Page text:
They may not be as well known in the US as some of the other metalcore bands out there, but Norway’s Atena has been around for over a decade and putting their own spin on the genre across five full length albums. While they originally leaned heavily into djent and the 2010’s era of metalcore, in more recent years their sound has pulled in everything from hip hop, post hardcore, and alternative rock into a metalcore foundation. This year’s Subway Anthem showcases that adventurous spirit with plenty of heavy hooks alongside electronic and pop elements that channel a mellower and reflective tone. It does feel a bit front loaded as the second half ends up mellowing out a bit too much, but this is still a strong effort from a band that’s able to push outside of some of the usual metalcore stereotypes.
Despite how many different directions Atena goes in on this album, they smartly chose to start things off on the heaviest side of the spectrum. “Ultra Ultimate Opus Power” is a short opening track but it comes roaring in with electronics that have a slight hip hop slant and huge, chugging riffs that culminate in an explosive breakdown towards the end. This smoothly transitions into “Hard Day”, which may be the most traditional metalcore type song Subway Anthem has to offer, but it does a good job of moving from huge, heavy chugs into angular riffing where electronics are added in to create a bit more atmosphere. But even “Hard Day” gives a window into Atena’s more subdued and vulnerable side, as the second half lets off the gas and lets the keyboards shine. From there the sound starts to move back and forth between the heavy and melodic, as “Bargain” feels like a mix of post hardcore and metalcore with its soaring melodies, while “Poison Pure” even has a drum ‘n bass section that shakes things up further. Compared to 2020’s Drowning Regret & Lungs Filled With Water, the fusion of all these different styles into the heavier foundation feels a bit more seamless and makes for some stunning cinematic peaks. Admittedly the second half leans a bit more into alternative rock type melodies, opting to explore Atena’s softer side for multiple tracks in a row, and this is where the album struggles a bit. There are still some heavier sections, but the run from “Leave” to “Oh My” doesn’t have quite as strong hooks compared to the earlier songs and I found myself hoping for one more big breakdown to close out “Oh My”. Subway Anthem is consistent from beginning to end and there’s nothing bad or out of place, but it does feel like when the band pivots towards these orchestral and cinematic directions and mellows out that they lose some of that adventurous nature from earlier on and become just a little too uniform.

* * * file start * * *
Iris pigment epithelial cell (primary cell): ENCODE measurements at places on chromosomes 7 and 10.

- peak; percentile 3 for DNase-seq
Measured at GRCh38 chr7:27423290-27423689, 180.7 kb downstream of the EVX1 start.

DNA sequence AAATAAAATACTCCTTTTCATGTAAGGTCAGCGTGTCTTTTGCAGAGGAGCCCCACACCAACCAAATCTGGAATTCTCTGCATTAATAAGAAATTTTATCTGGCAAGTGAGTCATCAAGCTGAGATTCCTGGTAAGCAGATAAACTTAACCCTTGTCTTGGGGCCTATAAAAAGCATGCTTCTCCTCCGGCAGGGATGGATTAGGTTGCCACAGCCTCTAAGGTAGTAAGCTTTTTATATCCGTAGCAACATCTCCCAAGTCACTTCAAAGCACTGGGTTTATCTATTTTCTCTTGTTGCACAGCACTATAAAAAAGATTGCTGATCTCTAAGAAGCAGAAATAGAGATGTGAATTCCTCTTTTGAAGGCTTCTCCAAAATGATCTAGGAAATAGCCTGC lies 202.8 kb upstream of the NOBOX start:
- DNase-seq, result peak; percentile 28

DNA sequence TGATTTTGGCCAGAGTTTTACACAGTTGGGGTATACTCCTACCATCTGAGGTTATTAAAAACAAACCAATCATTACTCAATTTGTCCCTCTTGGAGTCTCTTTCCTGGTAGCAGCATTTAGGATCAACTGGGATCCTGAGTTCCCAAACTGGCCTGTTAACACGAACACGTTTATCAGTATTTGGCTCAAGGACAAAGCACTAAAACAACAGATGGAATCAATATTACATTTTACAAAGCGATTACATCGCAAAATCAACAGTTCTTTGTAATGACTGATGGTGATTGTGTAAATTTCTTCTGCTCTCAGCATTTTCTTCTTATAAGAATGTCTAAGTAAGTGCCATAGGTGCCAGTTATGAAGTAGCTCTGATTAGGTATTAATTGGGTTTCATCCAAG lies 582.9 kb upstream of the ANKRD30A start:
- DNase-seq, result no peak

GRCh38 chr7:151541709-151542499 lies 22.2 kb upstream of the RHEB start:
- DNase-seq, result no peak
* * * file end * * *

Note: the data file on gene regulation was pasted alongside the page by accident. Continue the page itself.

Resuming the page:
One of the most surprising elements of Subway Anthem was how much variety Atena packs in their vocal performance. Even on the heavier side there is a wide range of pitches, as the first minute of “Ultra Ultimate Opus Power” moves from low pitched growls, raspy screams, and even some yells while keeping the intensity at a high. “Hard Day” features the first appearance of singing, which initially comes in the form of emotive and post hardcore style pitches that still have some grittiness to them. But starting with “Bargain” the vocals transition over to much deeper singing that has more of an alternative rock feel, sometimes reminding me of early 2000s effort from bands like The Killers or The Bravery. Add in some pop ranges as well, and this gives Atena a unique angle compared to some of the other metalcore bands out there. Some of these ranges may be an acquired taste depending on listener preferences, but I felt they all fit with what the band was going for on Subway Anthem and nothing sound forced or underdeveloped.
It does feel like the strongest experimentation and balance of metalcore, pop, and electronica come during the first half of the album, with the second half coming in slightly more uniform and not standing out as much. But the strength of songs like “Hard Day” and “Poison Pure” make this one worth a recommendation, and Atena does have unique qualities that makes them a bit more interesting than the average metalcore band. I’d like to see them keep some of that adventure and spontaneity even at their mellowest as they move forward, as that seems like it could go a long way. Subway Anthem is available from Indie Recordings.
-Review by Chris Dahlberg